Public Enterprises Minster Lynne Brown
Photo by: Duane Daws
Public Enterprises Minister Lynne Brown on Wednesday told MPs she had received a report from Eskom about its dealings with Trillian and McKinsey which she demanded after it emerged that the power utility had lied to Parliament, but made plain that she will not act against the leadership of parastatals on the basis of leaked emails.
Brown told Parliament’s portfolio committee on public enterprises she received Eskom’s report on Tuesday evening, after several delays when the company failed to provide sufficient clarity, and would ask her department’s legal department to scrutinise it.
She added that she deplored Eskom’s misrepresentation about payments to Trillian, a company tied to the Gupta business empire, saying: “I regard Eskom’s lies as an assault on our democratic system.”
Brown then faced questions from MPs, including former finance minister Pravin Gordhan, about ensuring the independence of the boards of state-owned enterprises and dealing with a wealth of allegations that have emerged about parastatals being milked by politically-connected businessmen.
Gordhan noted that in the case of Eskom, these were not limited to Trillian, which is reported to have received R1.6-billion from Eskom for no clear benefit after it was brought in by McKinsey as an empowerment partner on a contract with the utility.
“Is she going to equally reprimand Eskom for Tegeta and other misdemeanours?” he asked, noting that he was using that term euphemistically. Gordhan was referring to findings by former Public Protector Thuli Madonsela that Eskom had bent over backwards to give a lucrative coal contract to Tegeta Exploration, which is owned by the Gupta family.
He said he also wanted to know if she planned to reprimand the chief executive and financial officers of Denel for trying to forge ahead with a joint venture with a business partner of the Guptas in defiance of National Treasury and how she would ensure the independence of the new Eskom board she said she planned to appoint in November.
“What can we expect from the minister? What process is being followed to appoint the new board, the appointment of boards is tainted both by her predecessor and herself,” he asked.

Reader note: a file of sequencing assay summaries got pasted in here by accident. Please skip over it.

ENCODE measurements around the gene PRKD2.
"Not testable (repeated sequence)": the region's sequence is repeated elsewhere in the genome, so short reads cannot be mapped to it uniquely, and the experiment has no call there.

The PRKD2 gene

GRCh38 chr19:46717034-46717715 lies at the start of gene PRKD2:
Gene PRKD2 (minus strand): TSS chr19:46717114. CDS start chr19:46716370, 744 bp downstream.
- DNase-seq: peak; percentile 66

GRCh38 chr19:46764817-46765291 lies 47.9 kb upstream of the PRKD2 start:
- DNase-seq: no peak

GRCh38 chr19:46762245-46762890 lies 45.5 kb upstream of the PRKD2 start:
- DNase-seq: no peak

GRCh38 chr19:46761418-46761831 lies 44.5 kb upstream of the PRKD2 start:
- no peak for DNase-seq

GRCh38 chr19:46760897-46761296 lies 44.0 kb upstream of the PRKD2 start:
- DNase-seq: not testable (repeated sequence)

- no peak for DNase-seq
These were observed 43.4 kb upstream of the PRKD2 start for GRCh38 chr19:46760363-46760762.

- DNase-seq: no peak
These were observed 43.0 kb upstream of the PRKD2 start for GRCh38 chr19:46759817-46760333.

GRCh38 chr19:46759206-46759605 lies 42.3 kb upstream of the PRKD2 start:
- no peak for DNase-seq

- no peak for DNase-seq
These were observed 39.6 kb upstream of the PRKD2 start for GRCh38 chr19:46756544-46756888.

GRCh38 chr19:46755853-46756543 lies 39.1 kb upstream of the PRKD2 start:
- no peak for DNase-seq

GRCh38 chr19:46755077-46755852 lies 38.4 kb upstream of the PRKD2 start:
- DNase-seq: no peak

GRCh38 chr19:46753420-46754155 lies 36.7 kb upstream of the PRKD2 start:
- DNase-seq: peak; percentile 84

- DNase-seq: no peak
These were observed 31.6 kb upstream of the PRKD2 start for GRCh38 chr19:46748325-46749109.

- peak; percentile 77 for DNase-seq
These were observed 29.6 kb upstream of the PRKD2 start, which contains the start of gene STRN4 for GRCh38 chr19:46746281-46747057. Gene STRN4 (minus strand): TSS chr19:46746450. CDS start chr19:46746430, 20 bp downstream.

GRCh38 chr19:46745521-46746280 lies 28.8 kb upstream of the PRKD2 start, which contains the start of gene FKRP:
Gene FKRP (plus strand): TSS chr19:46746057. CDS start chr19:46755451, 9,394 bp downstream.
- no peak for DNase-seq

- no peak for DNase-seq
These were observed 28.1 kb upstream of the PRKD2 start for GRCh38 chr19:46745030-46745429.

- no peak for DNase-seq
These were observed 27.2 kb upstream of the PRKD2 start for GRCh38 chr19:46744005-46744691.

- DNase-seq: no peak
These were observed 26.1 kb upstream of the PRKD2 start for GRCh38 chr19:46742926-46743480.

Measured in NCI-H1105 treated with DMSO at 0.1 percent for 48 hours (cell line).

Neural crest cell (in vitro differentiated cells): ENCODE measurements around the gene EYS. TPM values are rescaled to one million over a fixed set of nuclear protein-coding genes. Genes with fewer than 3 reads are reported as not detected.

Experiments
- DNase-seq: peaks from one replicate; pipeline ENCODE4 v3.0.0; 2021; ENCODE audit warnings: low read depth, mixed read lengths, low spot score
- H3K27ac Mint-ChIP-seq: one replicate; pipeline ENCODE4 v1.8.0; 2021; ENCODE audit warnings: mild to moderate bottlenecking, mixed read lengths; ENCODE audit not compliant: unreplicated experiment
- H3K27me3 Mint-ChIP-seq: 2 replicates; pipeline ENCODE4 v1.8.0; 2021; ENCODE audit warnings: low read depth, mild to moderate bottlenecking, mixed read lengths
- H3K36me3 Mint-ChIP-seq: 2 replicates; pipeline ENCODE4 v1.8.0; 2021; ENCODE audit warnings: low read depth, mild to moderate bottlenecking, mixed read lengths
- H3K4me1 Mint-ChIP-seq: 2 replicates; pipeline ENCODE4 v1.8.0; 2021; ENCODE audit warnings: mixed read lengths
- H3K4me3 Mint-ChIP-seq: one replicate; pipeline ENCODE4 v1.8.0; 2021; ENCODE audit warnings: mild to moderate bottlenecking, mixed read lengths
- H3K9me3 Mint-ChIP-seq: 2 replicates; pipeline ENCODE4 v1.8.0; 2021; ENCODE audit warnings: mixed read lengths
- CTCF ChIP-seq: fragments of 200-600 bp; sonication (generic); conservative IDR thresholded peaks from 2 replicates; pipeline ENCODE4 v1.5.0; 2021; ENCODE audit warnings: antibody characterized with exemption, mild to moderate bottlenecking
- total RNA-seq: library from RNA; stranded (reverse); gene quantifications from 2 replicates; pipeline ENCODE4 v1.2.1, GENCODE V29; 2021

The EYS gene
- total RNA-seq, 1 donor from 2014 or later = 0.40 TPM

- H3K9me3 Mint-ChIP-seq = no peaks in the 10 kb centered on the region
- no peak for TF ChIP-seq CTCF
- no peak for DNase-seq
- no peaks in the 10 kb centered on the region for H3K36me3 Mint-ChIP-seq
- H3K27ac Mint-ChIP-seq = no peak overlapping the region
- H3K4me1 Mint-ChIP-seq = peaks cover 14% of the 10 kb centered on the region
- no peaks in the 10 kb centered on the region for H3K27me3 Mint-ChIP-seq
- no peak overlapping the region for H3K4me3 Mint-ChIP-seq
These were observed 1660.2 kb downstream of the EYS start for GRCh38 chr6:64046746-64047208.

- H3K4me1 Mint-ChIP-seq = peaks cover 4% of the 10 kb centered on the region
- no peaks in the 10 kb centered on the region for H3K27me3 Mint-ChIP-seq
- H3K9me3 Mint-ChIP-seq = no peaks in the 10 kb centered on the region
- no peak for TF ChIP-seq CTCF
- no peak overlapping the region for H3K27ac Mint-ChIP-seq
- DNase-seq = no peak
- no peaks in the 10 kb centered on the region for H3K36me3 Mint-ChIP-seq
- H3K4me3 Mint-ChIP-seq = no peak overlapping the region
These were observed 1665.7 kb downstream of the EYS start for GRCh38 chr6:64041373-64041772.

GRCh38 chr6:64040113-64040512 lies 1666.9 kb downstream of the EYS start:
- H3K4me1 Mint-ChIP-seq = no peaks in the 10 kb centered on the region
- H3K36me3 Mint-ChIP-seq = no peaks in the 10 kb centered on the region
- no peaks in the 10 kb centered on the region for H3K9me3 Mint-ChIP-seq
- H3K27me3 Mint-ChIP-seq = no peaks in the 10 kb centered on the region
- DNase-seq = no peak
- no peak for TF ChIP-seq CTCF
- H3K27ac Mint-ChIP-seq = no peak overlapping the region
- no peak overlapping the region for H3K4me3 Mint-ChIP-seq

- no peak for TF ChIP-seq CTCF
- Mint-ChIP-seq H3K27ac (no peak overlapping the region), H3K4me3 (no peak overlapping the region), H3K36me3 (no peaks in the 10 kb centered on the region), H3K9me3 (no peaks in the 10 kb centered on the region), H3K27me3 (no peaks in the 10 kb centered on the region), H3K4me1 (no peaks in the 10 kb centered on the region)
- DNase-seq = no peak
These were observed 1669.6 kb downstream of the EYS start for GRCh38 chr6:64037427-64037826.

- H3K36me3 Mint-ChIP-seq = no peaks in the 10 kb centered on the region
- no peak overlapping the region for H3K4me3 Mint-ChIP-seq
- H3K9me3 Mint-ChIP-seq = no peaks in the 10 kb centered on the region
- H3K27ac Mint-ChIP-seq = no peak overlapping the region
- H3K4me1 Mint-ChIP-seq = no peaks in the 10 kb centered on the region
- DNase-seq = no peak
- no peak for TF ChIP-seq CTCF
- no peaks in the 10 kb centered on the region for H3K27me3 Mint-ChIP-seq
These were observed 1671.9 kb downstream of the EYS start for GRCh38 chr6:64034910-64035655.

“How clean is this board going to be?”
A weary Brown replied that she intended to vet future board members as best she could, but that as far as the present board was concerned, she had read allegations in the media and not seen evidence.
“I will not appease those baying for heads of those on basis on leaked emails. It is not as simple as a board game, last I looked people were still considered innocent till proven guilty,” she added.
Gordhan then asked how in a context of state capture pervading, state-owned enterprises, other institutions and law enforcement agencies as well as government would get to a point where those implicated were charged and finally found guilty.
“State-owned enterprises have become the feeding troughs for all sorts of interests, billions of rands have disappeared. The department cannot be pleased about that.”
Brown again replied that she saw Eskom’s biggest challenge as a failure to adhere to proper governance and hoped that the probe by the Special Investigating Unit (SIU) into its business contracts would resolve remaining questions about the entity. The SIU would be asked to expedite its work regarding the Trillian-McKinsey contract, she said.
Mondli Gungubele, the acting chairman of the committee, said wider action was required than a single investigation.
“That it depends on the SIU alone, that in itself is a problem.”
The Democratic Alliance’s public enterprises spokesperson Natasha Mazzone said Brown should give her a copy of Eskom’s report, because it was in response to a question from her that Eskom lied about payments to Trillian.
The company admitted in August that it was not true that international consultancy Oliver Wyman had found the payments to be above board but had in fact red-flagged them and called for a review of the entire contracting process.